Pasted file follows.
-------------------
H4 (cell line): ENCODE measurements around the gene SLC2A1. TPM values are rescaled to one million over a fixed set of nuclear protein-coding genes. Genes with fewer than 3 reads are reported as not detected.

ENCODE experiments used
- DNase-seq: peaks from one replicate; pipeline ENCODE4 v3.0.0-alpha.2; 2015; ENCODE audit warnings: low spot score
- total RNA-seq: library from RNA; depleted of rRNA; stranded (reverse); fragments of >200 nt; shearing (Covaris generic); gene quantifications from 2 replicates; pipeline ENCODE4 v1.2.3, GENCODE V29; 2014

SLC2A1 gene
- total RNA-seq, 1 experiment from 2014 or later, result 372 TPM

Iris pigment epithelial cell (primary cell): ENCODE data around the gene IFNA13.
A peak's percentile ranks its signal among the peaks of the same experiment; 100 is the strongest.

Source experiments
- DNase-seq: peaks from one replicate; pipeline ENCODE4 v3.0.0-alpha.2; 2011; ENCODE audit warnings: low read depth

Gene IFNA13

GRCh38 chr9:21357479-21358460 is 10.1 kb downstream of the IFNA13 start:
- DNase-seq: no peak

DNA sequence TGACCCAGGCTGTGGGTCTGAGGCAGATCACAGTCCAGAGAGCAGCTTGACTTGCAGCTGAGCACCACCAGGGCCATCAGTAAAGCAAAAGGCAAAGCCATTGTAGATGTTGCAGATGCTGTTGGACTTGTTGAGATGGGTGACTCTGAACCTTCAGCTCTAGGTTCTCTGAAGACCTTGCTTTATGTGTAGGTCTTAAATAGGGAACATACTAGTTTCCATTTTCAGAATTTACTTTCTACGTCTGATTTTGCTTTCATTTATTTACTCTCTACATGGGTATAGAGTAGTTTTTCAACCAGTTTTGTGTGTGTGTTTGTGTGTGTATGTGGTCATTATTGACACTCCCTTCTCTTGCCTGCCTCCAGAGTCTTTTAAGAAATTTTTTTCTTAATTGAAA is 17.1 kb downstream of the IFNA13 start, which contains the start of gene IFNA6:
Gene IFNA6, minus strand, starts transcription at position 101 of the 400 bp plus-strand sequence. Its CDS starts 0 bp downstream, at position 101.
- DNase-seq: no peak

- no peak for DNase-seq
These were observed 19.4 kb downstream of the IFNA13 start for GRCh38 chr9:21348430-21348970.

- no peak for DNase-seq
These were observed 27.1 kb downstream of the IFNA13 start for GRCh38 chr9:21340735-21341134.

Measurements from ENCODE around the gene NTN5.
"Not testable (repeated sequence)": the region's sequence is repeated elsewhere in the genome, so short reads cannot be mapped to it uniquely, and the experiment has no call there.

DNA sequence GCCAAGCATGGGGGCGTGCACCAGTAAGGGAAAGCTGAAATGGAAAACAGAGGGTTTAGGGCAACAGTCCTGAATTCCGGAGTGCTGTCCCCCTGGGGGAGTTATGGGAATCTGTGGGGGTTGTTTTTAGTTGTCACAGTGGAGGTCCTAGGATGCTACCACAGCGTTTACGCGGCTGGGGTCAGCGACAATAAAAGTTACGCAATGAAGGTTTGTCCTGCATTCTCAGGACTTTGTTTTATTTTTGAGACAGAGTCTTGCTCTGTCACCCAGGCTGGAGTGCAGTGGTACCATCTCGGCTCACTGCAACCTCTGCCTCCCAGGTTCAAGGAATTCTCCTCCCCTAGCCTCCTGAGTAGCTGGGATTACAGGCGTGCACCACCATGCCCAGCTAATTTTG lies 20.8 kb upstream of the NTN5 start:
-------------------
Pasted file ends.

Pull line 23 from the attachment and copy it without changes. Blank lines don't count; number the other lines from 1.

DNA sequence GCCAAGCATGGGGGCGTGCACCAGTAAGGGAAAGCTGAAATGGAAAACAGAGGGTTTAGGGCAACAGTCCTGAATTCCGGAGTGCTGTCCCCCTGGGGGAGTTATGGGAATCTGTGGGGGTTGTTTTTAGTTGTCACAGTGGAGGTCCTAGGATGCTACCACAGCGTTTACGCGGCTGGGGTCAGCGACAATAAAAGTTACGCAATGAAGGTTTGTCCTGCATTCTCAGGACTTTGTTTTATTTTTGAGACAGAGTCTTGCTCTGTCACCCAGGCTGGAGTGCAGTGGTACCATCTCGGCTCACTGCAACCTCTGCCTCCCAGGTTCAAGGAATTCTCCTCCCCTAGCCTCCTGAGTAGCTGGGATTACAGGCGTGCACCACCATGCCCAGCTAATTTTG lies 20.8 kb upstream of the NTN5 start: